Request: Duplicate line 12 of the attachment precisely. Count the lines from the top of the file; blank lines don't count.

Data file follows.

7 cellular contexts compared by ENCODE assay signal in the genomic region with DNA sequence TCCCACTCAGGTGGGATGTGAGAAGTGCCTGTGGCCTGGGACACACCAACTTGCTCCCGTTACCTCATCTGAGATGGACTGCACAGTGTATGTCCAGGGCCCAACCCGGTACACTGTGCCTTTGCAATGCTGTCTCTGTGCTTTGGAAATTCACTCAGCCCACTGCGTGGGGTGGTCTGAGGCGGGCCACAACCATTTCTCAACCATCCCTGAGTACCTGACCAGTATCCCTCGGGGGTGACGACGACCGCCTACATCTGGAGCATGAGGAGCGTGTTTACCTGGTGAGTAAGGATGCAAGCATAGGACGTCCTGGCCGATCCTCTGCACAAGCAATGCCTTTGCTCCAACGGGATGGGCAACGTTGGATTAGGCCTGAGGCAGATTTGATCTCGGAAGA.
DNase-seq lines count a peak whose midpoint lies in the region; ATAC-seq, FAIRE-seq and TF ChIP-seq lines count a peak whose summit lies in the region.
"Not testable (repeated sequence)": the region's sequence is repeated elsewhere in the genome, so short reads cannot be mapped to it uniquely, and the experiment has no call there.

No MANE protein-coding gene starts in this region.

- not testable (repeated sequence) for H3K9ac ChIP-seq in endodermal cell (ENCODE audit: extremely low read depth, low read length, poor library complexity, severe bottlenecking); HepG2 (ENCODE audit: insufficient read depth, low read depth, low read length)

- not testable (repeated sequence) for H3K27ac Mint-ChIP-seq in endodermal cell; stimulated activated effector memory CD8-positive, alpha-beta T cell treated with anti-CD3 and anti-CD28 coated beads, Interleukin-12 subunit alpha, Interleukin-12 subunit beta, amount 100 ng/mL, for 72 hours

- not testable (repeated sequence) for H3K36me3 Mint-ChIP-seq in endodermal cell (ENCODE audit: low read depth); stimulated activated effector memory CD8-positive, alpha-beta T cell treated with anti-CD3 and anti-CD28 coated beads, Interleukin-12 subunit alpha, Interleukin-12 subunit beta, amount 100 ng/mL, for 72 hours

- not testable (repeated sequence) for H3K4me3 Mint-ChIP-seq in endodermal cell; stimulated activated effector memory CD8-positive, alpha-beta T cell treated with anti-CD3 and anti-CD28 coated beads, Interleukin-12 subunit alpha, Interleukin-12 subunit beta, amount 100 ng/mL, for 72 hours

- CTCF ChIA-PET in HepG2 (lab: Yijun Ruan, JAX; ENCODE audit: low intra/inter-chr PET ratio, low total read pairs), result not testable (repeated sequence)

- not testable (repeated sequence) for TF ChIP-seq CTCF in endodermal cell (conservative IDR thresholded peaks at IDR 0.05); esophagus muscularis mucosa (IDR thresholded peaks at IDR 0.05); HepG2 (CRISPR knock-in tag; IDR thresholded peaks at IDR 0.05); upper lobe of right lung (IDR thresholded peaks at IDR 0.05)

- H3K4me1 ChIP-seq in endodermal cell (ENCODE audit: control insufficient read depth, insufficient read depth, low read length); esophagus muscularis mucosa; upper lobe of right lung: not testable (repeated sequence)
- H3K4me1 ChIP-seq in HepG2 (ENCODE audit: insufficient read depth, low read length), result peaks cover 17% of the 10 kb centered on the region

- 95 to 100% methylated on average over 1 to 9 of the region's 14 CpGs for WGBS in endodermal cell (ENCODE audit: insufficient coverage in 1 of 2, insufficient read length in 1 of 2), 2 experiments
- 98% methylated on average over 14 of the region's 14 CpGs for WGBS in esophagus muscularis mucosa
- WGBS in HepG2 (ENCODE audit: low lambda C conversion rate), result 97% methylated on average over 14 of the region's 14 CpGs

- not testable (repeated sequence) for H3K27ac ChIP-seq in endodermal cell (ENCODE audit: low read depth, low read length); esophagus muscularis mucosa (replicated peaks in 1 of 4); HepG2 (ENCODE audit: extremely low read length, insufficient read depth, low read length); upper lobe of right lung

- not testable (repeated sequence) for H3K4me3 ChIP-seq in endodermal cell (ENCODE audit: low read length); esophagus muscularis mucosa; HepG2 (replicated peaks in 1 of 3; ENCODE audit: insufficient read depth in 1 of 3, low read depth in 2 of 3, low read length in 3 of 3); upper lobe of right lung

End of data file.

- H3K4me1 ChIP-seq in HepG2 (ENCODE audit: insufficient read depth, low read length), result peaks cover 17% of the 10 kb centered on the region